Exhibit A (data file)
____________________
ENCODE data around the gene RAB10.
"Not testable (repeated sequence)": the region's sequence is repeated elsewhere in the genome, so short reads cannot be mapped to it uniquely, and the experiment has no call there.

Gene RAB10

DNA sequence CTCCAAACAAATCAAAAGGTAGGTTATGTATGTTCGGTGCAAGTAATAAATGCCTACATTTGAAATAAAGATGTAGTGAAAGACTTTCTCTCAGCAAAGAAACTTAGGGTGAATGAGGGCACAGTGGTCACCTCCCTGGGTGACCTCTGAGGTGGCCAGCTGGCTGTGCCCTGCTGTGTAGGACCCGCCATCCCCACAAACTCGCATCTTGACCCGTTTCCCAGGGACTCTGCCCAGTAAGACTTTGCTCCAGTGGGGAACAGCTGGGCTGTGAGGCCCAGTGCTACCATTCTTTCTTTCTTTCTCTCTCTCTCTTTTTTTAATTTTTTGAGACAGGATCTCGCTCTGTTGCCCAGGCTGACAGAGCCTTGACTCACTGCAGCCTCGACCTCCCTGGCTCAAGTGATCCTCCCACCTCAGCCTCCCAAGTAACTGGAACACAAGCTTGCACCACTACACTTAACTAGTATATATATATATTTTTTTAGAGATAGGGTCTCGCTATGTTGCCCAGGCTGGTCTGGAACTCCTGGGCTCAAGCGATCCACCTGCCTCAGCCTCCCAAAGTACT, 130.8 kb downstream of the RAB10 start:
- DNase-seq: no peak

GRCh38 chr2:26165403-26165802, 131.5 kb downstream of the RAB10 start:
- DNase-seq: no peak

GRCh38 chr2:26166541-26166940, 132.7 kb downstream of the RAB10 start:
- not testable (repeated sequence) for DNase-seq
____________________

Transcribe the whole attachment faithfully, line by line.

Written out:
ENCODE data around the gene RAB10.
"Not testable (repeated sequence)": the region's sequence is repeated elsewhere in the genome, so short reads cannot be mapped to it uniquely, and the experiment has no call there.

Gene RAB10

DNA sequence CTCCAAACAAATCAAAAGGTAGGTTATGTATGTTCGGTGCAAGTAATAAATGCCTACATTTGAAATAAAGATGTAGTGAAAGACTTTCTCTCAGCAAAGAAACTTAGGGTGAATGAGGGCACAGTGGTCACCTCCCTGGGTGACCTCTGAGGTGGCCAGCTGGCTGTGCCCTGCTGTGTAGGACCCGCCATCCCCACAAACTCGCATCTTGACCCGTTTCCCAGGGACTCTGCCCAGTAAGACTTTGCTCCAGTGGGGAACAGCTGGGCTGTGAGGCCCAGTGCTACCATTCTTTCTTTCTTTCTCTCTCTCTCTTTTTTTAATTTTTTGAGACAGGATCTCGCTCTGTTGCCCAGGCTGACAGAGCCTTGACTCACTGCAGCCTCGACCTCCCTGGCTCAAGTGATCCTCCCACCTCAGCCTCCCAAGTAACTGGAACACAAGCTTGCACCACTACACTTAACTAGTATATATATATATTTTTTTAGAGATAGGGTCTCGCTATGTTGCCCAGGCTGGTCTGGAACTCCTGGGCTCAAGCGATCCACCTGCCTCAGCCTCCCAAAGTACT, 130.8 kb downstream of the RAB10 start:
- DNase-seq: no peak

GRCh38 chr2:26165403-26165802, 131.5 kb downstream of the RAB10 start:
- DNase-seq: no peak

GRCh38 chr2:26166541-26166940, 132.7 kb downstream of the RAB10 start:
- not testable (repeated sequence) for DNase-seq